One of the dogmas of biology has been that proteins, the cellular workhorses of our bodies, perform the critical job of controlling gene activity. But a series of recent discoveries is painting a strikingly different picture.
A newly identified kind of RNA, called microRNA for its tiny size, appears to control a third of our genes. Scientists are finding that microRNAs play starring roles in a remarkably wide range of biological processes.
Two studies in 2005 implicate microRNAs in cancer. Using microscopic roundworms, Frank Slack, Ph.D., of Yale University in New Haven, Connecticut, discovered that one particular microRNA can quiet Ras, a protein known to be central to tumor formation when it is mutated. In a separate study, Gregory Hannon, Ph.D., of Cold Spring Harbor Laboratory in New York identified other microRNAs linked to the severity of B-cell lymphoma in mice. These findings open promising new avenues for preventing, diagnosing, and treating cancer.In a third study, Richard Carthew, Ph.D., of Northwestern University in Evanston, Illinois, and Hannele Ruohola-Baker, Ph.D., of the University of Washington in Seattle uncovered telltale signs of microRNA involvement in stem cell growth. Unlike most cells, stem cells have the ability to continuously renew themselves, yet scientists do not understand how this happens. The new research, done in fruit flies, revealed that stem cells need certain microRNAs to maintain their ability to divide endlessly.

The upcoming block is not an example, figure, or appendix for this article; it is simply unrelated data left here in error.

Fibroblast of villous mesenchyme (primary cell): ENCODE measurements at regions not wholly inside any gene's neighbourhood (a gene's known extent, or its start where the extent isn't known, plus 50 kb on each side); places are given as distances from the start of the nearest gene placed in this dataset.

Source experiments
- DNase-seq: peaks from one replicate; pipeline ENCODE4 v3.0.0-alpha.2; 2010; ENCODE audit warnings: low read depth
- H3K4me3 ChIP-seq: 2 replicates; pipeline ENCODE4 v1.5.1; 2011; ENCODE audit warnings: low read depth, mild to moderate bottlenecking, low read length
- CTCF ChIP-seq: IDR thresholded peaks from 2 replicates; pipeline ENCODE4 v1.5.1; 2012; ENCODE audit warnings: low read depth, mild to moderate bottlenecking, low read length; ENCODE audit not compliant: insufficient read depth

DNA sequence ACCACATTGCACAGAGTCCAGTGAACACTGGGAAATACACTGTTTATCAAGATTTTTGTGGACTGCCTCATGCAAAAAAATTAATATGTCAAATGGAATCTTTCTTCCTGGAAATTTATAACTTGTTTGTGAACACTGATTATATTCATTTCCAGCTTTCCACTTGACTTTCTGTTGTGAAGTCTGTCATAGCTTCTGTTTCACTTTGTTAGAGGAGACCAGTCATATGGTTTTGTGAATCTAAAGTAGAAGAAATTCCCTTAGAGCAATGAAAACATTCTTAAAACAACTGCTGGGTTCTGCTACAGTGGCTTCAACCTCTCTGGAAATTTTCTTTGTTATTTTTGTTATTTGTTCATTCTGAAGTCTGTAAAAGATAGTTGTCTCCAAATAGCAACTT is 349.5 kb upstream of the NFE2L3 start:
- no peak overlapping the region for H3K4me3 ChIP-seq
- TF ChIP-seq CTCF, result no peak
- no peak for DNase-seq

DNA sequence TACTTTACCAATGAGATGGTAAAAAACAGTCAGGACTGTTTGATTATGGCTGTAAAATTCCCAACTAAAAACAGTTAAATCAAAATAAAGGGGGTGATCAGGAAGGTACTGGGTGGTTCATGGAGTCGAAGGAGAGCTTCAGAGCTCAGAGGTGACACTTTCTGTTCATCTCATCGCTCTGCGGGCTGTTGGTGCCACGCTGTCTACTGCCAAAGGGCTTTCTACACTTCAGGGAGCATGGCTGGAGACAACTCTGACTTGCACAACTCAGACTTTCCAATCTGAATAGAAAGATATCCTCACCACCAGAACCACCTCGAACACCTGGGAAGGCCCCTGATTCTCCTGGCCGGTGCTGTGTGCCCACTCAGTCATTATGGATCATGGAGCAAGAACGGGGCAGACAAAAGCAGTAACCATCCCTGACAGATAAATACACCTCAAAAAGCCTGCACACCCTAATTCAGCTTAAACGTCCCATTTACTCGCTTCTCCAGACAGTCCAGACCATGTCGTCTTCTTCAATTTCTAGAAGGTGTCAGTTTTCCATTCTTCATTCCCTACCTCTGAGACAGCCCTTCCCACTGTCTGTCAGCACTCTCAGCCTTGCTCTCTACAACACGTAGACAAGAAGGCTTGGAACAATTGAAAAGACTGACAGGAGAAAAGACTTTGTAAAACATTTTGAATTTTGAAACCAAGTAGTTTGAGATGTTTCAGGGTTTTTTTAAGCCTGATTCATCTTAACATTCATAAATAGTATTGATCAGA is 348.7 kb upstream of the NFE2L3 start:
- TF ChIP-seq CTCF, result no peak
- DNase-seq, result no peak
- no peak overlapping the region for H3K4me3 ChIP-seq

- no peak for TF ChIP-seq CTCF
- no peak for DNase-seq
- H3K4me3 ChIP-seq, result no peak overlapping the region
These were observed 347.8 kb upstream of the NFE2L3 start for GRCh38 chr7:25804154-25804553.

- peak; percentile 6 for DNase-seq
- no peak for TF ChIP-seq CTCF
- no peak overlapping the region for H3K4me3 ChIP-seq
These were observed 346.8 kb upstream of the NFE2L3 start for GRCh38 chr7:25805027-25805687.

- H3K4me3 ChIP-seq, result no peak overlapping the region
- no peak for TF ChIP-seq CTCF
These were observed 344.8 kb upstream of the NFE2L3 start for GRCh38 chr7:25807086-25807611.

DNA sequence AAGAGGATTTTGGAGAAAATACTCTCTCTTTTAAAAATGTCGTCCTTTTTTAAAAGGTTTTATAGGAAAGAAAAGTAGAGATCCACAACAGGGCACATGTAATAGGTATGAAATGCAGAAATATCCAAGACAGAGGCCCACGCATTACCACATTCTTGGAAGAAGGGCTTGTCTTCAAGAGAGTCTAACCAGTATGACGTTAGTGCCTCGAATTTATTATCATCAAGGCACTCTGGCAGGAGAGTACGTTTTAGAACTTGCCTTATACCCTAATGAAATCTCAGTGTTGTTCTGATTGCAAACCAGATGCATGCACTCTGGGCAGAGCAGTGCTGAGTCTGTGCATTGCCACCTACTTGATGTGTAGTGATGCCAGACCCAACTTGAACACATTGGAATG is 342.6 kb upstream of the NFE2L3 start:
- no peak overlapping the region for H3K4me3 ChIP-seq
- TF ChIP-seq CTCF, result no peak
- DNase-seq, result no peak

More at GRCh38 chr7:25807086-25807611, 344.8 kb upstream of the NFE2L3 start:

Research on microRNA is still in the early stages, but the recent discoveries linking microRNAs with cancer and stem cell biology are fueling excitement about the potential therapeutic uses of these multitalented molecules.
This page last reviewed on
11/18/2013 4:10 PM
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